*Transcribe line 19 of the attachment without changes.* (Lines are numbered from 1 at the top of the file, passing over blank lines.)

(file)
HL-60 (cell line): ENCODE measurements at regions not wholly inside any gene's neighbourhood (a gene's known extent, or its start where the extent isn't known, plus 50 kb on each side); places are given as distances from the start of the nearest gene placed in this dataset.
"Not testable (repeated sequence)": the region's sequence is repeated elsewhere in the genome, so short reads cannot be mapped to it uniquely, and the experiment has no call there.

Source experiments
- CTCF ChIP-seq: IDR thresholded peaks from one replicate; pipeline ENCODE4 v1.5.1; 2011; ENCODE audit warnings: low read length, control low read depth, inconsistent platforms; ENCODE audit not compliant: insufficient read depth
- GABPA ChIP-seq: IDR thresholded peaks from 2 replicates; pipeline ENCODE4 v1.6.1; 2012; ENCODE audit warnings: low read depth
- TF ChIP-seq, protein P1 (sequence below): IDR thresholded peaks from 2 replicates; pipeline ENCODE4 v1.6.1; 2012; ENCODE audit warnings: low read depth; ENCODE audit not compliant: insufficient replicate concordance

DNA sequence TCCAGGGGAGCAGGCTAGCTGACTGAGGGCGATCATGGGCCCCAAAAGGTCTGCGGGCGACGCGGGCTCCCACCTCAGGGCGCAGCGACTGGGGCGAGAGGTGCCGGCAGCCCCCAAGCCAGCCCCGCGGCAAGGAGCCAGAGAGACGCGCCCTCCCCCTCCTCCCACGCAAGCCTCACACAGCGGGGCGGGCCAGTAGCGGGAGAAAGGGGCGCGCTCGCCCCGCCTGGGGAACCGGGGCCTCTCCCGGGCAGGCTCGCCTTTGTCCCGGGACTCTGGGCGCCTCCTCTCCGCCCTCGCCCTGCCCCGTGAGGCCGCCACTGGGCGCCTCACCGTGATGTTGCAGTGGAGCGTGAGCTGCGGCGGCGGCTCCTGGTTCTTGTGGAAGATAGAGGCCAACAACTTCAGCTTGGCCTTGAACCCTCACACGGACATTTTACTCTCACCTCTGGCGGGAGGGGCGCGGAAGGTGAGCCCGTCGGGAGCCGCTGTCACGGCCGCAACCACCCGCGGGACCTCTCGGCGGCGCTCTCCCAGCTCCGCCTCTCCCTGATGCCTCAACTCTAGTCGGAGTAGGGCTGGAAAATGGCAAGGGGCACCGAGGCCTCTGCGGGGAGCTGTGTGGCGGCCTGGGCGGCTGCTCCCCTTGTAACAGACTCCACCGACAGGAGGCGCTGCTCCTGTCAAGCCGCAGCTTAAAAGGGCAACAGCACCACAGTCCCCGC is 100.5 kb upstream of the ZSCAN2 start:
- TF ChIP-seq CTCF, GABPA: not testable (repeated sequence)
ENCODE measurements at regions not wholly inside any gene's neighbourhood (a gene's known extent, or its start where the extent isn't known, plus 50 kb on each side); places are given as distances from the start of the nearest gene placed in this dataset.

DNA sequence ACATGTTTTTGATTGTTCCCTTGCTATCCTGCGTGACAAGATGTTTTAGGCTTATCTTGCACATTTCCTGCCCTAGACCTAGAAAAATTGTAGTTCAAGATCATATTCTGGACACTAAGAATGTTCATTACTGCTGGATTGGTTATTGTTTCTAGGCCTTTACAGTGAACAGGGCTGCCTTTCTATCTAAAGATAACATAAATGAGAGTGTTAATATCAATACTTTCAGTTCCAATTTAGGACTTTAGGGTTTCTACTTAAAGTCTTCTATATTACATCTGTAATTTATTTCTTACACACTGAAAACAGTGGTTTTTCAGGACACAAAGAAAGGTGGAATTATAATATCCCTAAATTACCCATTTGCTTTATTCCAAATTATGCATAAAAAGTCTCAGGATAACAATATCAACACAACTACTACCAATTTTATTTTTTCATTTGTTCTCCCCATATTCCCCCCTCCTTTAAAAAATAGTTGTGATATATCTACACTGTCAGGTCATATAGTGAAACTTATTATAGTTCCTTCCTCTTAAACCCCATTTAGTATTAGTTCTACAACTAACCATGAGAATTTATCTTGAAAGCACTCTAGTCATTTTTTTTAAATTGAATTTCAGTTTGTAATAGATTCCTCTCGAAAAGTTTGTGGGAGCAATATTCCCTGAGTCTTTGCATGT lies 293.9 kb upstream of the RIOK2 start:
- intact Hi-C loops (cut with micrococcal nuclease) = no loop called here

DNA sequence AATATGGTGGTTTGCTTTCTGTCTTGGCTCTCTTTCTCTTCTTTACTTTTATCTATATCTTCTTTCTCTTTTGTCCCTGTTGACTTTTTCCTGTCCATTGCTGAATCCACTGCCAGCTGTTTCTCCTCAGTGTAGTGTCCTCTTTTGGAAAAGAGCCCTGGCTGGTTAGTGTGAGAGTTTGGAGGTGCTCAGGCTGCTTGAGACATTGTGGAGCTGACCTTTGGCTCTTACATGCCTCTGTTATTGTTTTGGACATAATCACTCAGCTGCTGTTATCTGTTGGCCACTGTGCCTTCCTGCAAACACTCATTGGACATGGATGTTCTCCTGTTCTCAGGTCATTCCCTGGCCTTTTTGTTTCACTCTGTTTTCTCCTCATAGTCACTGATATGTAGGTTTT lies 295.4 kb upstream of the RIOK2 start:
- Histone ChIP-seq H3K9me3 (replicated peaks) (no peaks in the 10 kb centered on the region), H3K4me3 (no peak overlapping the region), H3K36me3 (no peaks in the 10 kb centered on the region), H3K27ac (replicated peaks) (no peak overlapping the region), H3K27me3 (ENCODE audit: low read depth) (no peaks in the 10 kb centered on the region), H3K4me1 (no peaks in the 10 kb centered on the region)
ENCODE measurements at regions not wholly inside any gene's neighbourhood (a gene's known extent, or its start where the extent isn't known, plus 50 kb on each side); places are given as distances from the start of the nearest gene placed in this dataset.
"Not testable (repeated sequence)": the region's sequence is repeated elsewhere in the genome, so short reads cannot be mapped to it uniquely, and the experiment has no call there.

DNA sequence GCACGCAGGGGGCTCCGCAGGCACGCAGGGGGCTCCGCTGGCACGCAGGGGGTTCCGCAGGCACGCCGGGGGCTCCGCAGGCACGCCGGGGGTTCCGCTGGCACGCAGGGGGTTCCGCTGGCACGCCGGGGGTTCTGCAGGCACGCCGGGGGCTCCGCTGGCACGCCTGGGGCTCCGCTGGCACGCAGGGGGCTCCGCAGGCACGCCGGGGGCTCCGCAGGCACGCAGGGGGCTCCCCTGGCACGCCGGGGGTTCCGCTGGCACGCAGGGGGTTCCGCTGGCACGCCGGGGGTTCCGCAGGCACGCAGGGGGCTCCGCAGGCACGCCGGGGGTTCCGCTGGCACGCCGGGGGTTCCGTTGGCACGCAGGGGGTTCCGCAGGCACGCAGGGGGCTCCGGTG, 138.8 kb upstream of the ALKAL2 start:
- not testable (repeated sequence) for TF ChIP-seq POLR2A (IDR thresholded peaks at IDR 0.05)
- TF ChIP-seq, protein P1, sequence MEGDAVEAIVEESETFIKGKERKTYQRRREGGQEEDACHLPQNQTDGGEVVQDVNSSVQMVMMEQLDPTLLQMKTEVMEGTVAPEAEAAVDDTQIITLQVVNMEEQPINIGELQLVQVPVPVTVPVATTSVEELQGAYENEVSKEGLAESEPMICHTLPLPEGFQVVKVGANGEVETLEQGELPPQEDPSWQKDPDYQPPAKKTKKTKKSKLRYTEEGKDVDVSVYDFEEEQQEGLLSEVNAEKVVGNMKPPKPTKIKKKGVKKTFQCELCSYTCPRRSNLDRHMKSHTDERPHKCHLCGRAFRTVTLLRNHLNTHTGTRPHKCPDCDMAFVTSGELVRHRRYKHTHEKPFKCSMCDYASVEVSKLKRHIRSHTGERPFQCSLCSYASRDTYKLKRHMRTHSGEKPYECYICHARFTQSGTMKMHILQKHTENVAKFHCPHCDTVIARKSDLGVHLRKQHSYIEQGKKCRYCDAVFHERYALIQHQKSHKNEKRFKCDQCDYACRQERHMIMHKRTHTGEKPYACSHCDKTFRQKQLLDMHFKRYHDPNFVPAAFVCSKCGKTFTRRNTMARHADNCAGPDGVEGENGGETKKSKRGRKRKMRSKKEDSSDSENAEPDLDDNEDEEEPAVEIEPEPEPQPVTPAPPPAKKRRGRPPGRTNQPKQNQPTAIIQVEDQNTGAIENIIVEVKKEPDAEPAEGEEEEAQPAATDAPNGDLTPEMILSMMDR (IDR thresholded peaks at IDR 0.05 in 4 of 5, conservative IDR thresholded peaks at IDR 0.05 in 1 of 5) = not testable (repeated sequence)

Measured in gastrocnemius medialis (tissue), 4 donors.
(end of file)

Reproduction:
Measured in gastrocnemius medialis (tissue), 4 donors.